How much time do you devote each day to taking care of yourself and accepting yourself, just as you are, without judgement?

What are the daily practices to which you devote your energy? 

I encourage you to lean into your daily practices with present moment awareness. 

When brushing teeth, be with that practice. You can even say internally, "I am brushing my teeth". This mindfulness practice settles the mind, lets thoughts be at rest, and helps us see that we are not actually more effective when we rush or multi-task.

When cooking, be with your ingredient. Appreciate it. Notice its qualities.

As you eat, pause between bites. Take a breath in and out.

This is mindful eating.

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Allow space to be curious about your experience. This inquiry will allow you to develop awareness and compassion for others, their mindsets, and their experiences.

It's a simple practice that can take you far in your own self-care.

Be well and stay in touch.

Healthy Eating Inspiration from India

When I was traveling through Northern India, I spent as much time as possible absorbing the aromas, textures, flavors, and cooking techniques of roadside vendors and food kiosks.

It is amazing to get to watch food prepared in a way that's so connected to cultural creativity.

Try these recipes and food meditation, inspired by the healing culinary gifts of India.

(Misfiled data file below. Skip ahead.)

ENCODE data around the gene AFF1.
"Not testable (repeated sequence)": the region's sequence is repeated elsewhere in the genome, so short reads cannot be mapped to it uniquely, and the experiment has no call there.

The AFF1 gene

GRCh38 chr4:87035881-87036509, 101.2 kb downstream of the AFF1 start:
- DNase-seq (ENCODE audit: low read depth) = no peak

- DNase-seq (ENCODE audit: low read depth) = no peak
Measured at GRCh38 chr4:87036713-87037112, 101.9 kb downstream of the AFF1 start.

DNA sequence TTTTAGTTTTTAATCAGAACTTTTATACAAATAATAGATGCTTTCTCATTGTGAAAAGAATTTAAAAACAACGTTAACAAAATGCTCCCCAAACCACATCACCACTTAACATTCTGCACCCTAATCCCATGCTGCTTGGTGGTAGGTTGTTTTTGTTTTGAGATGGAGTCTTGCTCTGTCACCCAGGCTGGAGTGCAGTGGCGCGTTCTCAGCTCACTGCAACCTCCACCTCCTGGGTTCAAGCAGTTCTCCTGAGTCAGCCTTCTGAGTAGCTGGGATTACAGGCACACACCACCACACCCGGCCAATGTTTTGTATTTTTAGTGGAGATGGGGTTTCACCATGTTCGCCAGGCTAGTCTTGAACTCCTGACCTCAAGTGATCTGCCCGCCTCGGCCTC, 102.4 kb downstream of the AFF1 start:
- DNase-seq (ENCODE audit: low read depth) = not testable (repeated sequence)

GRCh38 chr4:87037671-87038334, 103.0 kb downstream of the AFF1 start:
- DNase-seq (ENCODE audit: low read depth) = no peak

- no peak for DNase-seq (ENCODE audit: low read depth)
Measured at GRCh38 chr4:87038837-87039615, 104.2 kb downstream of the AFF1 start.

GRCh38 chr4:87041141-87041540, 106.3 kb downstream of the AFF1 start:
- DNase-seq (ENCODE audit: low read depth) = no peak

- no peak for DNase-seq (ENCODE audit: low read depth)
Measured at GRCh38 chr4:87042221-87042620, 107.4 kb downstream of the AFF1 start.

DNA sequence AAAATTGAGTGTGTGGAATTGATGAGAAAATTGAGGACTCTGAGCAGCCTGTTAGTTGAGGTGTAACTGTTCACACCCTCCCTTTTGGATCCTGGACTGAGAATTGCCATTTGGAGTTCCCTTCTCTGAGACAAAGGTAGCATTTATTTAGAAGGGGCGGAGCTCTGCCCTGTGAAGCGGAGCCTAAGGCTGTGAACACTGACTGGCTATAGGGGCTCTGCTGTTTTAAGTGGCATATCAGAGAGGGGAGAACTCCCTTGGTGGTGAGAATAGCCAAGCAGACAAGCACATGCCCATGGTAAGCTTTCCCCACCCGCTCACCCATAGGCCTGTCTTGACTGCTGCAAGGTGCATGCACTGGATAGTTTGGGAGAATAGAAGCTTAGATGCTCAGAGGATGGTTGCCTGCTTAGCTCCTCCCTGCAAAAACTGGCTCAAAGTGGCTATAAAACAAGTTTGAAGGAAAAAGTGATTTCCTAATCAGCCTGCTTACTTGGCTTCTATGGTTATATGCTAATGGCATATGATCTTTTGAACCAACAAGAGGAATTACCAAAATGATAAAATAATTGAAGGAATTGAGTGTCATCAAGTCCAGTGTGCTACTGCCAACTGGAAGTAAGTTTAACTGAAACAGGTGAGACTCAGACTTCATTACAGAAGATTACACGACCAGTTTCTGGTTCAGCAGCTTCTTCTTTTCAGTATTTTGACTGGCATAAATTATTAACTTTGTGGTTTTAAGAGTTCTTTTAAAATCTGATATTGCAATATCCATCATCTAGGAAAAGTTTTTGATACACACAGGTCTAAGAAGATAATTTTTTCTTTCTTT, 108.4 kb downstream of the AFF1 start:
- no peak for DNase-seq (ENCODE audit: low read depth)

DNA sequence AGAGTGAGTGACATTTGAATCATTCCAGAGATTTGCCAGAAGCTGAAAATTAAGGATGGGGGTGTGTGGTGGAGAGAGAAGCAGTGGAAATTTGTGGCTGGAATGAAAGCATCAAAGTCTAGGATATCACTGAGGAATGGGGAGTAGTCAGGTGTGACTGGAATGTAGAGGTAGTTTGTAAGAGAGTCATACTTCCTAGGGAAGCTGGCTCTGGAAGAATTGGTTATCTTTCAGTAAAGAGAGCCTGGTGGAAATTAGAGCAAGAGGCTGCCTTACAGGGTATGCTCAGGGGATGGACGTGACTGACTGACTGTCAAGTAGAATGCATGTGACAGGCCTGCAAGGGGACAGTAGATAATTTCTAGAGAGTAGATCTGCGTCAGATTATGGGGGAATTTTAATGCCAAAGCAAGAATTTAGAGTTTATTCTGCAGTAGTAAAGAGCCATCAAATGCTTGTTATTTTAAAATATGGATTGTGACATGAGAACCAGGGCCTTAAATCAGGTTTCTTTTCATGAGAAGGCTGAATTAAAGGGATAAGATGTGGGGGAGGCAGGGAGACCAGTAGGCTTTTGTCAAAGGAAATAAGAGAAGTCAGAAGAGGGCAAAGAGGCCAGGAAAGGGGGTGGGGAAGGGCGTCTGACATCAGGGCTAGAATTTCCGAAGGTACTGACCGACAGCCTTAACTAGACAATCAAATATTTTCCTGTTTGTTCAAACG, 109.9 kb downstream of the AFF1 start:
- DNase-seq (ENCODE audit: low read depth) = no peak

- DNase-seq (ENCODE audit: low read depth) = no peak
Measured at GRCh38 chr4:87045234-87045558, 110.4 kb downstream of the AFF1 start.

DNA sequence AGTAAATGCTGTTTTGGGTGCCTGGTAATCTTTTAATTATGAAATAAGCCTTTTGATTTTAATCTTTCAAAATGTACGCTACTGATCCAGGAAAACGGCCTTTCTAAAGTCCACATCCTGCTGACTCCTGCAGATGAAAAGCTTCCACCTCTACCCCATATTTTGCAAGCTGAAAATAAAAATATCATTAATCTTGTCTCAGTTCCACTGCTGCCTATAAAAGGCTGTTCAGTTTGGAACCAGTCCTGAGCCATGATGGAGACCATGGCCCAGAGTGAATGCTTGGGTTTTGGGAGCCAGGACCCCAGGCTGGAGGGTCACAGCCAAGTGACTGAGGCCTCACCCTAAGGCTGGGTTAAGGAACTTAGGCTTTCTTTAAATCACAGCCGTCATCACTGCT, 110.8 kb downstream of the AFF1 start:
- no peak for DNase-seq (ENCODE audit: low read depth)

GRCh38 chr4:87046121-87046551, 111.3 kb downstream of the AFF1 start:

Aloo Saag – Potatoes and Spinach

You will need:

  • 2 tablespoons sunflower oil or ghee (clarified butter)

  • 1 onion, finely chopped

  • 2 garlic cloves, sliced

  • 1 tablespoon chopped ginger

  • 2 large potatoes, cut into chunks

  • ½ tsp each: salt, cumin, turmeric, and garam masala

  • 1 tablespoon mustard

  • 2 cups spinach leaves

Heat the oil in a large pan.

Add the onion, garlic and ginger, and fry for about 3 minutes.

Stir in the potatoes and spices.

Continue cooking and stirring for 5 minutes more.

Add a splash of water, cover, and cook for 8-10 minutes.

Check the potatoes are ready by spearing with the point of a knife, and if they are, add the spinach and let it wilt into the pan.

Take off the heat and serve with grilled chicken and rice.

Ghee

Ghee, or clarified butter, is unsalted butter that has been separated from its water and milk proteins. When heated, butter will separate into three layers: the casein, a frothy layer on top; the clarified butterfat--the ghee--in the middle; and the milk solids, and proteins in the bottom.

Heat 1 lb. of unsalted butter in a stainless steel stock pot. When it starts bubbling, reduce heat to low.

Fetch a small bowl and spoon.

Stay with the butter, skimming the foamy white casein that rises to the surface with the spoon.  Repeat the skimming process for about 15 minutes, or until the ghee has stopped making any bubbling sounds.

Remove from heat immediately. Strain through a fine mesh tea strainer or cheesecloth into a glass mason jar. This process removes leftover milk solids. Ghee can be used to cook for people who are lactose intolerant.

Allow it to cool completely before closing.

Ghee stores at room temperature for 2-3 weeks.